The restoration of the Old City Hal Tower in Tulsa, OK is a current example this current of restoring mid-century modern
Old City Hall Tower
Tulsa, Oklahoma
buildings.  Built in 1969 in Tulsa's downtown  historic civic complex, the building acted as the City Hall until 2008 when it was rendered unable to effectively meet the needs of the occupants and the core of operations for city government was moved to One Technology Center on the east of town.  In 2010, after standing vacant for two years, developers Brickhugger LLC bought the property with every intention of converting it into an Aloft hotel.  The hotel opened in May 2013, incorporating the original marble walls and terrazzo floors into the design along with other design elements such as the furniture and the lighting.  The original concrete exterior was also preserved with the addition of Q7 LED pars which illuminate the building at night, making it the most recognizable landmark in Tulsa.  Its new role and central location is within easy access to the places such as the Bank of Oklahoma Center and provides the city with a hip modern place to go after work.  Despite the fact that many Tulsa residents consider the building an eyesore, it has become a vital part of Tulsa's growing economic and aesthetic development in the eighties and was listed as part of Civic Center Historic District in January 2012.

Orlando Utilities Commission Building
Orlando, Florida
Another Aloft development, in Orlando, Florida is the repurposing of the Orlando Utilities Commission Building by Richard Boone Rodgers  and completed in 1967.  The building sat vacant between 2008 and 2011, when New York based developers GDC Properties LLC purchased it.  The Utilities Commission building was designated a local landmark and placed in the National Register of Historic Places. Repurposing  provided an excellent opportunity for developers to take advantage of historic preservation tax credits.  The terrazzo floors, teak wood paneling, the executive office suite will be preserved and ultimately, the hotel will serve as a link between the building's past and future through giving guests a chance to enjoy a landmark piece of architecture before trotting off to Walt Disney World.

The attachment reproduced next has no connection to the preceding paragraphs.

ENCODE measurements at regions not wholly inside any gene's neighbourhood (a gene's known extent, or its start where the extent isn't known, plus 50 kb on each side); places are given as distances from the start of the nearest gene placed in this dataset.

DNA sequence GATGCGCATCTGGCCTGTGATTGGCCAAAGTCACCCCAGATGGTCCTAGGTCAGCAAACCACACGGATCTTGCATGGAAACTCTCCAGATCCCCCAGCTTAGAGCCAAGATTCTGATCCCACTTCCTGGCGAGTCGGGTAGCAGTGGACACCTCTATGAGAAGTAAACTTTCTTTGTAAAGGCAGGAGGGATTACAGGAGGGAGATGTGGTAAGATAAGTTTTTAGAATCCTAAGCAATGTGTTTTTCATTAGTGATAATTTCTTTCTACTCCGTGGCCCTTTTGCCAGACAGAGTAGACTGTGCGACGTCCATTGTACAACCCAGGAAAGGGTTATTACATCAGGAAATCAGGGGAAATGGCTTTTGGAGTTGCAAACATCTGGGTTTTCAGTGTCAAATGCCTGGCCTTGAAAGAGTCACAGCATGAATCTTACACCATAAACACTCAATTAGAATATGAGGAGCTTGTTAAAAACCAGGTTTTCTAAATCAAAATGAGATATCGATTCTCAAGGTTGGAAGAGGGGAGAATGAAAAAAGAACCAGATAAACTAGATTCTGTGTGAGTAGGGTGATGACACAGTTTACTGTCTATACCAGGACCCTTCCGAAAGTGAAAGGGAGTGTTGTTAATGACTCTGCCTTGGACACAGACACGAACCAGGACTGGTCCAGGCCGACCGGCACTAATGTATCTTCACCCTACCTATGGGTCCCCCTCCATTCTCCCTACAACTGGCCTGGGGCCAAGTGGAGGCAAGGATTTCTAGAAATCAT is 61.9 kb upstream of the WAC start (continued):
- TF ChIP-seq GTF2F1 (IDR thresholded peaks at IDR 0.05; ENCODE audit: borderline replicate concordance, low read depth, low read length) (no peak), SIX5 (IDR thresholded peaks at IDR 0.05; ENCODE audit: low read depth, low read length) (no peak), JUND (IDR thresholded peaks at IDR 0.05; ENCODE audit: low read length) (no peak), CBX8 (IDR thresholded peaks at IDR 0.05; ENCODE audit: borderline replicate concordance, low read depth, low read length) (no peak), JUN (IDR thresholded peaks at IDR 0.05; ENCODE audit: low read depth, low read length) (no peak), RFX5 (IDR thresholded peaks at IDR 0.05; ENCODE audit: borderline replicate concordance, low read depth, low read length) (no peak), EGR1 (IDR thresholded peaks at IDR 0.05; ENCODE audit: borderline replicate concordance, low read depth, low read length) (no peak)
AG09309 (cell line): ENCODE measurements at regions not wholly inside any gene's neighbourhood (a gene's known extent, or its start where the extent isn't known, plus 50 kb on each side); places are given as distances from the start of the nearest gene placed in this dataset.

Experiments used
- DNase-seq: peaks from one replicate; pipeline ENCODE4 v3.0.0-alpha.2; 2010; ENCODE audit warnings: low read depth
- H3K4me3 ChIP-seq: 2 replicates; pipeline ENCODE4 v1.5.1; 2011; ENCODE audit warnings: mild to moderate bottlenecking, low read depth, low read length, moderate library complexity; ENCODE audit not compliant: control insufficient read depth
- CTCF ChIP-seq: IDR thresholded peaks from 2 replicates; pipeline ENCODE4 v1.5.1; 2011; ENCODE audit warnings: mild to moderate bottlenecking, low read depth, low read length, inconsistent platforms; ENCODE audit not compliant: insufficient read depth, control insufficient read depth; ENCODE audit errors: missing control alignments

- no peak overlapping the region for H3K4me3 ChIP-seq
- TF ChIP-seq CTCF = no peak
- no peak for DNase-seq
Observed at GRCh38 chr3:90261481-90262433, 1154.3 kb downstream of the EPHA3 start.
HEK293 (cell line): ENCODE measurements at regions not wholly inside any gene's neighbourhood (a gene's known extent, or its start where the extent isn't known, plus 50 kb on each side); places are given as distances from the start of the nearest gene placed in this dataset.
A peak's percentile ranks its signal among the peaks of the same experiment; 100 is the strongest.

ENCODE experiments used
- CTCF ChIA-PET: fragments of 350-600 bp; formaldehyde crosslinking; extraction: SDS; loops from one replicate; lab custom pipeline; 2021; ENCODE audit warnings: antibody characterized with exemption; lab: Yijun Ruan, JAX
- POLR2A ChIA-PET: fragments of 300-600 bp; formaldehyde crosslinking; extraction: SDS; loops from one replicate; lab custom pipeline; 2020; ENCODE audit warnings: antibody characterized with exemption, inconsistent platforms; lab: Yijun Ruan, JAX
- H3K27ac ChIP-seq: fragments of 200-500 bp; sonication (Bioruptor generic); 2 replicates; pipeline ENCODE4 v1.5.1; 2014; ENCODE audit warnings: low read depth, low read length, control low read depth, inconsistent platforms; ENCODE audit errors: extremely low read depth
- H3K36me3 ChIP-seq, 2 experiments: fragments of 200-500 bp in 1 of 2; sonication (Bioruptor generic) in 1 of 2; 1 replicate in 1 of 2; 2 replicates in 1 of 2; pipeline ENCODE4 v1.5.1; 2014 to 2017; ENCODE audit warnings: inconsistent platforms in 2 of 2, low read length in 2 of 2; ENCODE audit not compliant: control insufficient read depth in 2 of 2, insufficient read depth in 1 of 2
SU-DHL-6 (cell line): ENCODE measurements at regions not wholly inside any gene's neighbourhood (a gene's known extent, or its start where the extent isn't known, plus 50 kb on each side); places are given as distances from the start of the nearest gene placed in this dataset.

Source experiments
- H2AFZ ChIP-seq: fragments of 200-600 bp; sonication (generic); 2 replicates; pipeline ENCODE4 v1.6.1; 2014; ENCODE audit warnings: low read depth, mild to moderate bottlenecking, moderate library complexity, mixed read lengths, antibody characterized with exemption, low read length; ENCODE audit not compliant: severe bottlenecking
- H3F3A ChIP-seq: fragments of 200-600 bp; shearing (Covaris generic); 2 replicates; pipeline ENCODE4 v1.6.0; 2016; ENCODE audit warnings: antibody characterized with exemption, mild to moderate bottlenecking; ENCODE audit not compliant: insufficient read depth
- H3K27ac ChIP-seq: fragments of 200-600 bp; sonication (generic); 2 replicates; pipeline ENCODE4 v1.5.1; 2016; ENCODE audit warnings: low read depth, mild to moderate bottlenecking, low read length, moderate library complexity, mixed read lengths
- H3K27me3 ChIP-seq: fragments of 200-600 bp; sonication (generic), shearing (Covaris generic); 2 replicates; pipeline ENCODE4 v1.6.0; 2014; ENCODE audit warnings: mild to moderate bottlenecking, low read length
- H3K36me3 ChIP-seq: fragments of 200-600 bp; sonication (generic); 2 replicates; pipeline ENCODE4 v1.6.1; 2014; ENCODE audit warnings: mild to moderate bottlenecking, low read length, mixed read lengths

As the American economy s-l-o-w-l-y begins to rebound, adaptive reuse is beginning to be recognized as smart approach for hoteliers looking to attract a younger generation by providing innovative technology in a mid-century setting.  No big surprise that the real estate industry has taken notice.  This trend was a major subject of discussion at the Crittenden National Real Estate Conference this past spring.  Panelists discussed the benefits of adaptive reuse (I have yet to hear of any negatives), touching on the tax incentives and highlighting the advantage that historic buildings have in creating a narrative in a modern setting that presents a city's march into the future.  The mid-century modern buildings in Tulsa, New Orleans, and Orlando have found new life as symbols of innovation and cutting-edge design.